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The Two Year Mark

March 15, 2019

 

 

This Saturday Marian and I are flying to Maryland to attend the Patient Focused Drug Development Meeting for Niemann-Pick Type C.

 

I, along with several other families, am speaking and sharing Marian's story with representatives from the FDA and the other hundred forty plus families, scientists, doctors and pharmaceutical companies in attendance. Not to mention anyone who wants to register to watch the live stream. No pressure. I guess if I made it through a live news segment somewhat composed with a hungry Marian sitting in my lap with a dirty diaper I can do this - fingers crossed. If you'd like to be one of these people watching, you can view the live stream from your phone or computer - you can register (at no cost) and will be sent a link to view as you're able to.

 

The conference is taking place Monday, March 18th from 10 am EST to 4 pm EST, the panel I am on is scheduled for 1 pm EST.

 

In preparing my remarks, it's difficult to fit everything you'd like the FDA to hear and know about your child and their experience with a disease that is influencing every aspect of their life, and your life, in a few minutes.

 

 

 

 

But that hasn’t stopped us yet. I’m grateful to stand together with so many strong families and grateful to the Ara Parseghian Medical Research Fund for spearheading this monumental and critical effort.

 

It’s been just over two years since Rare Disease Day 2017 when we learned Marian has NPC. On that day, I did not know if she would still be alive at three years old. There are aggressive versions of the disease where kids are born, begin developing normally, then have developmental delays, and then massive regression and progression of the disease and pass by age two, three, four or five. There are other patients who show absolutely no signs until they’re teenagers or even, sometimes, adults. It is quite a misfortune to face NPC, and something I’m struggling to absorb is, not only does Marian have NPC, she very very likely has this first, more rare, aggressive version which would take her from us quite quickly if it proceeded unchecked.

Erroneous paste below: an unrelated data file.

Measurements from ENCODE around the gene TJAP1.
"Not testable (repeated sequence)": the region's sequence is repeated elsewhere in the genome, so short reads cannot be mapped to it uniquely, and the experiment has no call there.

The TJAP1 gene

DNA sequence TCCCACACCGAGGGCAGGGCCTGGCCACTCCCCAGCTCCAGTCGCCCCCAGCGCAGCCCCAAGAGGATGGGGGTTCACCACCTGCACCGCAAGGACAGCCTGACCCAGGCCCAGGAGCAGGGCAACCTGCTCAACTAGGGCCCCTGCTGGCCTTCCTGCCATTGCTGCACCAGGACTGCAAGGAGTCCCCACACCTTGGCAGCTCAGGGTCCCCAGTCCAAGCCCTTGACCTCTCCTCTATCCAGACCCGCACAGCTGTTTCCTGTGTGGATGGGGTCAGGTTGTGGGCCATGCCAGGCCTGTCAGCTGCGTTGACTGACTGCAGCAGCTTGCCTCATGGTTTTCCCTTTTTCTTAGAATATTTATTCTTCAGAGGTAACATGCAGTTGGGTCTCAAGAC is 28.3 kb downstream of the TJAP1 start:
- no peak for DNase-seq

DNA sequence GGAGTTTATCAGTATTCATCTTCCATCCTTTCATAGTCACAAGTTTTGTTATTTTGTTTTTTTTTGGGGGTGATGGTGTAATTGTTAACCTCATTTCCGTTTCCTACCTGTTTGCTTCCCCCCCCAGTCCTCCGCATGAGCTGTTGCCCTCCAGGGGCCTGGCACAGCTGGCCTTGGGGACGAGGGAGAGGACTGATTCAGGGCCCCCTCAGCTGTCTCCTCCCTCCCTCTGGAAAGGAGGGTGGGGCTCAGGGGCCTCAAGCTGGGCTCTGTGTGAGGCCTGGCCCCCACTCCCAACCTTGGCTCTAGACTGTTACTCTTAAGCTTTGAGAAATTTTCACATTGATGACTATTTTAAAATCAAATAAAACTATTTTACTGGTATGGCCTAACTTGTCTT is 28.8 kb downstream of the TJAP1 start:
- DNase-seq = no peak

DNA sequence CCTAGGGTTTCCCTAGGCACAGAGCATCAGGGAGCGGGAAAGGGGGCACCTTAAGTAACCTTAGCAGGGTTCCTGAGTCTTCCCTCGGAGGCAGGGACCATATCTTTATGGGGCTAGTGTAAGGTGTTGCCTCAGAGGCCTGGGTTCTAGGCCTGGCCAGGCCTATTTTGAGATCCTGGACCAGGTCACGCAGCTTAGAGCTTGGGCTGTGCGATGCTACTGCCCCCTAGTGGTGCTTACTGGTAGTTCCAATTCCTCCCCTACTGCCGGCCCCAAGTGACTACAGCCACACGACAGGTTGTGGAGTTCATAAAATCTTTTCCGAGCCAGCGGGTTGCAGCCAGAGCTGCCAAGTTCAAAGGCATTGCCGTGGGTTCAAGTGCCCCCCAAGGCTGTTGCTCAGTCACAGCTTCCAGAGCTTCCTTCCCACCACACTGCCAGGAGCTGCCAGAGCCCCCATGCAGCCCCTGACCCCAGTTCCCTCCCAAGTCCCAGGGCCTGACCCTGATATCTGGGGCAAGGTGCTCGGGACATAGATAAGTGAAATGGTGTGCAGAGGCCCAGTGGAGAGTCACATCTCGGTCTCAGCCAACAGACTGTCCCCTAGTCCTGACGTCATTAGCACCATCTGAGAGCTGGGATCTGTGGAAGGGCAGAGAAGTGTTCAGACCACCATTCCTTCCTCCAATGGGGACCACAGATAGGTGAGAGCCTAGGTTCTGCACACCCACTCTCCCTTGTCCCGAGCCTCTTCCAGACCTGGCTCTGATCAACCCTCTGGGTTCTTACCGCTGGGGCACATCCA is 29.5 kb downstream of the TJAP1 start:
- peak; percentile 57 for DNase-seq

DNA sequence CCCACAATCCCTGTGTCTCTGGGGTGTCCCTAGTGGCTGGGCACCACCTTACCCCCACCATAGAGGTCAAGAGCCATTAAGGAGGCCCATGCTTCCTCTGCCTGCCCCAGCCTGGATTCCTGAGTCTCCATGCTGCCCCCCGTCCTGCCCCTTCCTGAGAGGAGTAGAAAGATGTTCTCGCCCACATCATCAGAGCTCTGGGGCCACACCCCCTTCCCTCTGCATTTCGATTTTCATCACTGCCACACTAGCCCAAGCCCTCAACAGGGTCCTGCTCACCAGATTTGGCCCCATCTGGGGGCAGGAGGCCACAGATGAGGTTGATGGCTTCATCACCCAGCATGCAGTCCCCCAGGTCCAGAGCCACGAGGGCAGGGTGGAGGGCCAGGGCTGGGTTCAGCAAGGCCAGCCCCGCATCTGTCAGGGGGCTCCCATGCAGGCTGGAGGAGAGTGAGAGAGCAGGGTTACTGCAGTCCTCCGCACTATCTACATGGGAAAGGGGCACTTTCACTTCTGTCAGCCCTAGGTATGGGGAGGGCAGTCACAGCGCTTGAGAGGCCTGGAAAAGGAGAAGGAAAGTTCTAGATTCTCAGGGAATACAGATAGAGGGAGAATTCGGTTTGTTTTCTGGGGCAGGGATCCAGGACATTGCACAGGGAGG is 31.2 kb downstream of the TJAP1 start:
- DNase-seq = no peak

If we had gotten the diagnosis and intervention even six months to a year later, we would likely be facing a very differnet situation. One of the first families we spoke with after diagnosis has a daughter who developed like Marian. They got diagnosed before Marian but their daughter was a year older when diagnosed. She very shortly, and before any intervention could happen, developed debilitating seizures and lost most of her developmental abilities. I told the parent about Marian and they said were glad to hear about her, Marian could have a chance. And that, with at the time record breaking early intervention, is right. That is exactly what she has: a chance. Our three year old daughter has “a chance” to live, and we are lucky to have that.

 

 

 

This disease is horrible. But, Marian is astounding. She is taking this chance at life and grasping it for all she can. This is the thought I come back to again and again. With the help of many many doctors and interventions, with a dramatic share to VTS-270, she is making progress in every single area. Her doctor recently told us she does not know, but suspects the natural progression of the disease for Marian would have been severe. I know these other children, heard their stories, and they all have one thing in common: they remind me of Marian before diagnosis.